A 2010 power plant explosion in Middletown, Connecticut killed six workers and injured 50 others. The explosion occurred during construction of a new plant. Crews were using natural gas at high pressure to clean out pipes and something sparked an explosion. In addition to the fatalities, several workers suffered serious injuries, including injuries to the head, neck, face, knee, and ear—including hearing loss. More than five years later, they are still feeling the effects of their injuries and are suffering from post-traumatic stress disorder.
Any business, no matter how safe, can be affected by worker illnesses and injuries. While the example above is an extreme case, business owners must protect their workers and their businesses from the costs associated with all kinds of unforeseen circumstances.
Connecticut workers’ compensation insurance provides wage replacement benefits and medical treatment for employees who have been injured or become ill on the job. It prevents employers from bearing the costs of injuries that occur in the course of normal operations, and compensates workers for their injuries and time away from work.
Connecticut workers’ compensation insurance provides medical and monetary benefits to employees who sustain work-related injuries or illnesses. It is the exclusive remedy for employees who are injured or become ill on the job; an injured employee may not sue the employer for any other benefits.
Connecticut has a no-fault workers’ compensation system. It provides benefits regardless of who is at fault for the injury or illness. The Connecticut Workers’ Compensation Act (WCA) outlines and governs employer responsibilities relating to workers’ compensation in the state. The Connecticut Workers’ Compensation Commission administers the system and enforces employer responsibilities under the law.
Under the WCA, all employers must maintain adequate workers’ compensation coverage for their employees. An employer is defined as any person or organization that uses the services of one or more employees for pay.
All businesses with one or more full-time, part-time, or contract employees must purchase workers’ compensation insurance in Connecticut. There are several exemptions and special circumstances that Connecticut employers should be aware of:
Employees are entitled to the following Connecticut workers’ compensation benefits:
Employers can purchase Connecticut workmans’ compensation coverage through private insurance carriers and agents who are licensed to sell it. Employers can also self-insure with approval from the Workers’ Compensation Commission.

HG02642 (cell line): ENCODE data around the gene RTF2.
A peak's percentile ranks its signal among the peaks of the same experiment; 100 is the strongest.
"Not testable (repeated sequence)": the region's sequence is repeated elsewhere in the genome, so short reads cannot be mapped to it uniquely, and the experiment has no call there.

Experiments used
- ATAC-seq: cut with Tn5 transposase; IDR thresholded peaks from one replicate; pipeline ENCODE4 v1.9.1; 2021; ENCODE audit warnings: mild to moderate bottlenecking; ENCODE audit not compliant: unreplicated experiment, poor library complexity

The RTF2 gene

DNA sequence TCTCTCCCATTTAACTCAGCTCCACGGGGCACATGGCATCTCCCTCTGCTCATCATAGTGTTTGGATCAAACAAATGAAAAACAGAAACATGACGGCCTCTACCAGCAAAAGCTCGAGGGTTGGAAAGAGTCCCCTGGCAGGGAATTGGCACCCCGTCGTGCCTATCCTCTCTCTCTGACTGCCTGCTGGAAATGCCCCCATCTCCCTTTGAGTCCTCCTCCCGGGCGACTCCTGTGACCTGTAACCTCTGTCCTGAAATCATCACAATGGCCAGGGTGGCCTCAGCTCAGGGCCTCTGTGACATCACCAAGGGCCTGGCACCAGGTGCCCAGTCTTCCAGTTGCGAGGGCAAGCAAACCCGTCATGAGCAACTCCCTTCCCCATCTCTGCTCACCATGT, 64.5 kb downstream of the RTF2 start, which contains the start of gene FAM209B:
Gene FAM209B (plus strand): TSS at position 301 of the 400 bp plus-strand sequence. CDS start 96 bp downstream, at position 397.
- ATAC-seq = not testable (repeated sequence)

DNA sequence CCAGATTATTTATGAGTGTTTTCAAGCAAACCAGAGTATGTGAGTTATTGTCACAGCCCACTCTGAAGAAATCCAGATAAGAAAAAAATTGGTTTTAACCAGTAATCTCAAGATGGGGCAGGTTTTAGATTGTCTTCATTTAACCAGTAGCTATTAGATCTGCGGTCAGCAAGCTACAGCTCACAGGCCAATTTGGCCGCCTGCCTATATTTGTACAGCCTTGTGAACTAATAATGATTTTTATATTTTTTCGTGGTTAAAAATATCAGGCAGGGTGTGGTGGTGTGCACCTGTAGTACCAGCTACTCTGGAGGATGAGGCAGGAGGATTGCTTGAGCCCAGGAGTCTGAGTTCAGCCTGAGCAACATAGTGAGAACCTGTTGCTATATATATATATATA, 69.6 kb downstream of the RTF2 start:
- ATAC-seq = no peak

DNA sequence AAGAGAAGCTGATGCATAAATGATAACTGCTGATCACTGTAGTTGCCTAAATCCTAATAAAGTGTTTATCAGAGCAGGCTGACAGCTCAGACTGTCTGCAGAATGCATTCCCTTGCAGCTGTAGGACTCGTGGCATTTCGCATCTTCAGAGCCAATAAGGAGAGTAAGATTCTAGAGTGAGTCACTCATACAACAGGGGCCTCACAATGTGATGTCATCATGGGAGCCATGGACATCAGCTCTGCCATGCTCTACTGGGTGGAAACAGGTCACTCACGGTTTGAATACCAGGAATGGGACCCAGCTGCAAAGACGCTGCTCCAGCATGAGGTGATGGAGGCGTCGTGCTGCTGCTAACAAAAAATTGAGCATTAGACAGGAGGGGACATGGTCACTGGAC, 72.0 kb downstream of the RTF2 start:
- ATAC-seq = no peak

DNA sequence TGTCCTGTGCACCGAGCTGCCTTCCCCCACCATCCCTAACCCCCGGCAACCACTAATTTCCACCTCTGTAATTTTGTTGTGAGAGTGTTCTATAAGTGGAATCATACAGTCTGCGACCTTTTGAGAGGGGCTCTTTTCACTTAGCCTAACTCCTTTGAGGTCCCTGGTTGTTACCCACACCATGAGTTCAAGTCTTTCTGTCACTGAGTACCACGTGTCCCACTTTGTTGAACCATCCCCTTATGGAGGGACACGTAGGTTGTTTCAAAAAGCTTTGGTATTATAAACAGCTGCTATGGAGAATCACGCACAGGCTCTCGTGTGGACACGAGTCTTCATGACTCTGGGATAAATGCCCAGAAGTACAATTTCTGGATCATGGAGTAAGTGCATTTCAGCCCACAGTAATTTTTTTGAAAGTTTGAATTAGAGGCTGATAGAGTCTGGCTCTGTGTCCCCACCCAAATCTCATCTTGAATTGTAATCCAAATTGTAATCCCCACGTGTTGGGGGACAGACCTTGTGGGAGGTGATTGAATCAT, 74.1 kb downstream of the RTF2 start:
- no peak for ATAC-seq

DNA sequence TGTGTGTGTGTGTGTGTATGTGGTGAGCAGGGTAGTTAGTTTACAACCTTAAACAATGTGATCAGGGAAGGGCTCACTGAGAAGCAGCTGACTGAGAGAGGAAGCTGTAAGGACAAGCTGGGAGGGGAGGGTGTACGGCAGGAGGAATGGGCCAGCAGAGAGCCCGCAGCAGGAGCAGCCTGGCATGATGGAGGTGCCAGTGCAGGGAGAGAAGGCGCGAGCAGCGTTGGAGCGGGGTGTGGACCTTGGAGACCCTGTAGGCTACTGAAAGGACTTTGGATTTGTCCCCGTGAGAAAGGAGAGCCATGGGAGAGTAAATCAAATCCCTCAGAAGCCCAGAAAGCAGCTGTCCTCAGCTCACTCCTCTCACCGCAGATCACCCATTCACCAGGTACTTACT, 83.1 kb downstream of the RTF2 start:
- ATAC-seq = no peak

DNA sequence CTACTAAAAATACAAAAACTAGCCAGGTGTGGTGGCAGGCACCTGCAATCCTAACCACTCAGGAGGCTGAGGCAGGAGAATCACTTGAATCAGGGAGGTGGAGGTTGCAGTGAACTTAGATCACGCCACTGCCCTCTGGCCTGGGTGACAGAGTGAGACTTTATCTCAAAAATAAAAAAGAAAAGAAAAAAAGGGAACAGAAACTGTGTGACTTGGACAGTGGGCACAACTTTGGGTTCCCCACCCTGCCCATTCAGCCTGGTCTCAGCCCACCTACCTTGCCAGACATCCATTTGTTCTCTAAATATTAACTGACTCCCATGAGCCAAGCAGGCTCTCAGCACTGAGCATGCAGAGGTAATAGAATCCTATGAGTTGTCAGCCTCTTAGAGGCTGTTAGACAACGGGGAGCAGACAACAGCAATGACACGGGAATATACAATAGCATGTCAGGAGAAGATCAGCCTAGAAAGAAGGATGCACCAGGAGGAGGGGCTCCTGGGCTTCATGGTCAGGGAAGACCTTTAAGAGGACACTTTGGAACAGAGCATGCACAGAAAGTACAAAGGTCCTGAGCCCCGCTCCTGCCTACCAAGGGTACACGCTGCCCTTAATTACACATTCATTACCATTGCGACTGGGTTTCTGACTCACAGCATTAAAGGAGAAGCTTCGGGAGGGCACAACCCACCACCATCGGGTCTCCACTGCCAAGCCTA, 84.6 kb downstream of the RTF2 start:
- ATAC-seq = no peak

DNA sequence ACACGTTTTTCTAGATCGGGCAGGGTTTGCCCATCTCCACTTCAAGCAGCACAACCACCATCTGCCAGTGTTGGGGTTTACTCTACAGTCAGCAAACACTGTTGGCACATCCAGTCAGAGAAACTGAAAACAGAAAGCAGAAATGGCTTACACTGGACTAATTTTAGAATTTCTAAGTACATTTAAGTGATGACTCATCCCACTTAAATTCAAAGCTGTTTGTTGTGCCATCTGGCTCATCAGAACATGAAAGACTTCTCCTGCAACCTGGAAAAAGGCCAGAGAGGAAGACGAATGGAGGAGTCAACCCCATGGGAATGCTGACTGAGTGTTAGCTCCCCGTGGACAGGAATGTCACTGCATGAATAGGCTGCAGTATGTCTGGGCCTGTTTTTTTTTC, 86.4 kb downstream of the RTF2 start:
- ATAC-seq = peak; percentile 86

Connecticut employers can also use a combination of insurance coverage and self-insurance or a substitute system of insurance if the Commission approves it.
The National Council on Compensation Insurance (NCCI) assigns classification codes to every occupation. Each classification code is assigned a base rate for workers’ compensation insurance. High-hazard occupations have higher rates than low-hazard occupations.
Your Connecticut workers’ compensation insurance premium is based on how many employees you have, your total payroll, your industry classification code, and your history of accidents and workers’ compensation claims. Your annual payroll at the beginning of the policy period is divided by 100, and then multiplied by the base rate for your class code.
The landscaper above likely has employees in more than one classification. All of its applicable classifications and related premiums are combined to determine the full Connecticut workmans’ comp insurance premium.
Connecticut has the second highest workers’ compensation insurance rates in the U.S. The Connecticut workers’ compensation system is devised to benefit employees over employers. For this reason, there are fewer carriers competing in the workers’ compensation market, keeping rates higher than the national average.
The NCCI sets workers’ compensation rates in Connecticut. It assigns a low rate and a high rate for each Connecticut class code. Base rates vary by class code and the insurance company’s underwriting standards.
Your Connecticut workman's comp premium will be affected by your history of accidents and claims over time. If you have a safe workplace, experience rating will improve your workers’ compensation premium. If you have a poor claims history, experience rating will increase your Connecticut workers’ compensation premium.
An experience modification factor, or experience mod, is an additional factor that may be applied to your workers’ compensation premium calculation. It increases or decreases your workers’ compensation premium for a given year.
Your mod is a numerical representation of your actual losses compared to expected losses for your industry (plumbers are compared to plumbers, restaurant workers to restaurant workers, etc.).
If your workmans’ comp policy is experience-rated, your premiums are determined with the following formula:
Most businesses cannot control their industry classification or how risky their employees’ jobs are. But by keeping claims and related costs low, you can control your mod and have an impact on what you pay for Connecticut workman's comp insurance.
Purchasing Connecticut workers’ compensation insurance is complex and requires the help of a trusted advisor. We have provided only simplified examples and calculations in this article.
To make sure you purchase the right policy to protect your business and your employees, seek help from a Trusted Choice® insurance agent who can help you learn more about the workers’ compensation laws in Connecticut. An independent agent can help you get quotes from multiple insurance companies so you can be sure you are making the right choice.
Start your search for a independent insurance agent now.